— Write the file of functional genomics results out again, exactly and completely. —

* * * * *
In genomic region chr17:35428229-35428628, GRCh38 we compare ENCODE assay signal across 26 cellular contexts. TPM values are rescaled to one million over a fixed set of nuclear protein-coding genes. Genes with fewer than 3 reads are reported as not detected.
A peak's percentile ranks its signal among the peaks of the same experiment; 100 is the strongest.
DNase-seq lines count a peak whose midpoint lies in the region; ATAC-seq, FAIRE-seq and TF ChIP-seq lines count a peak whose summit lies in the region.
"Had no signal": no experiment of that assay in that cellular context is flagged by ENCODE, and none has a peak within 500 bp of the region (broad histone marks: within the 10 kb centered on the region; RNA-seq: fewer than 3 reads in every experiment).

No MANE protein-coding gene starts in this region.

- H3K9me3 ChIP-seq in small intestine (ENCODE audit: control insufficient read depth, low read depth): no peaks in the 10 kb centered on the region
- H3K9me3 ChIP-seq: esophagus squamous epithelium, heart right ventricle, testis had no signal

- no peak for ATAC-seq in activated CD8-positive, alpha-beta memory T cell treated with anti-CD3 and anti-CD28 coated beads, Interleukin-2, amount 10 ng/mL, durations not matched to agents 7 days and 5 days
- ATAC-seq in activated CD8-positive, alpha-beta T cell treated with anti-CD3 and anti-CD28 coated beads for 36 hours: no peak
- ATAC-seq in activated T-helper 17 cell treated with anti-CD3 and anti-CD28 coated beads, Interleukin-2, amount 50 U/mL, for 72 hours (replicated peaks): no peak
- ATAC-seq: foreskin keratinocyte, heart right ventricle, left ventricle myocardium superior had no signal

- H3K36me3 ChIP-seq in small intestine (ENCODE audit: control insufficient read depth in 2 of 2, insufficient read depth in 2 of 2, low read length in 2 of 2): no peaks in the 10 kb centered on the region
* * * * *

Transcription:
In genomic region chr17:35428229-35428628, GRCh38 we compare ENCODE assay signal across 26 cellular contexts. TPM values are rescaled to one million over a fixed set of nuclear protein-coding genes. Genes with fewer than 3 reads are reported as not detected.
A peak's percentile ranks its signal among the peaks of the same experiment; 100 is the strongest.
DNase-seq lines count a peak whose midpoint lies in the region; ATAC-seq, FAIRE-seq and TF ChIP-seq lines count a peak whose summit lies in the region.
"Had no signal": no experiment of that assay in that cellular context is flagged by ENCODE, and none has a peak within 500 bp of the region (broad histone marks: within the 10 kb centered on the region; RNA-seq: fewer than 3 reads in every experiment).

No MANE protein-coding gene starts in this region.

- H3K9me3 ChIP-seq in small intestine (ENCODE audit: control insufficient read depth, low read depth): no peaks in the 10 kb centered on the region
- H3K9me3 ChIP-seq: esophagus squamous epithelium, heart right ventricle, testis had no signal

- no peak for ATAC-seq in activated CD8-positive, alpha-beta memory T cell treated with anti-CD3 and anti-CD28 coated beads, Interleukin-2, amount 10 ng/mL, durations not matched to agents 7 days and 5 days
- ATAC-seq in activated CD8-positive, alpha-beta T cell treated with anti-CD3 and anti-CD28 coated beads for 36 hours: no peak
- ATAC-seq in activated T-helper 17 cell treated with anti-CD3 and anti-CD28 coated beads, Interleukin-2, amount 50 U/mL, for 72 hours (replicated peaks): no peak
- ATAC-seq: foreskin keratinocyte, heart right ventricle, left ventricle myocardium superior had no signal

- H3K36me3 ChIP-seq in small intestine (ENCODE audit: control insufficient read depth in 2 of 2, insufficient read depth in 2 of 2, low read length in 2 of 2): no peaks in the 10 kb centered on the region